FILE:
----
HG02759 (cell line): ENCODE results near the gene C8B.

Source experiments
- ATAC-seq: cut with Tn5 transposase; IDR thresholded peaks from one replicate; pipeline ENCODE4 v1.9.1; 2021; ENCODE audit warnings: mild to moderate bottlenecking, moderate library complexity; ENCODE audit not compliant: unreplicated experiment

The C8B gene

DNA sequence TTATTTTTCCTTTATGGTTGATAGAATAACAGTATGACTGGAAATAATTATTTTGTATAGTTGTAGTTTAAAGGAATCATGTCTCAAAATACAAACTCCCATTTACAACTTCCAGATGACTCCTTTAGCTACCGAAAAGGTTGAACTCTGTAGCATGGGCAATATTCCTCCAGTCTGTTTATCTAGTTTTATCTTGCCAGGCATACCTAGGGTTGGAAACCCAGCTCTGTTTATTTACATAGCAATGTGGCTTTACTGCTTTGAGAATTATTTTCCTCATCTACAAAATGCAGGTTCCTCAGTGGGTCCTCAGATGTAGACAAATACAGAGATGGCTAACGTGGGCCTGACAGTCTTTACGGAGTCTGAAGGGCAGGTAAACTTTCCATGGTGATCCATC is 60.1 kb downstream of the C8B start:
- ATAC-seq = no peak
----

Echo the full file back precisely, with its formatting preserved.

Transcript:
HG02759 (cell line): ENCODE results near the gene C8B.

Source experiments
- ATAC-seq: cut with Tn5 transposase; IDR thresholded peaks from one replicate; pipeline ENCODE4 v1.9.1; 2021; ENCODE audit warnings: mild to moderate bottlenecking, moderate library complexity; ENCODE audit not compliant: unreplicated experiment

The C8B gene

DNA sequence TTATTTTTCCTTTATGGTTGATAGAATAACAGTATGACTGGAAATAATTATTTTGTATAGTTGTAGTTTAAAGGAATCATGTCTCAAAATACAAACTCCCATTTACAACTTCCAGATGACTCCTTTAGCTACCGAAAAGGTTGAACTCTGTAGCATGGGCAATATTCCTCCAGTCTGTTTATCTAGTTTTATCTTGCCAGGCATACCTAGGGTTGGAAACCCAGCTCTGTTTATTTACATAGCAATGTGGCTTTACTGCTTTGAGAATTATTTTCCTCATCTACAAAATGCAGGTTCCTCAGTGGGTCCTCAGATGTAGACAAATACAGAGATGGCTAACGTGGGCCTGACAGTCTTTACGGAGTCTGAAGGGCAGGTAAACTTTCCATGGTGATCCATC is 60.1 kb downstream of the C8B start:
- ATAC-seq = no peak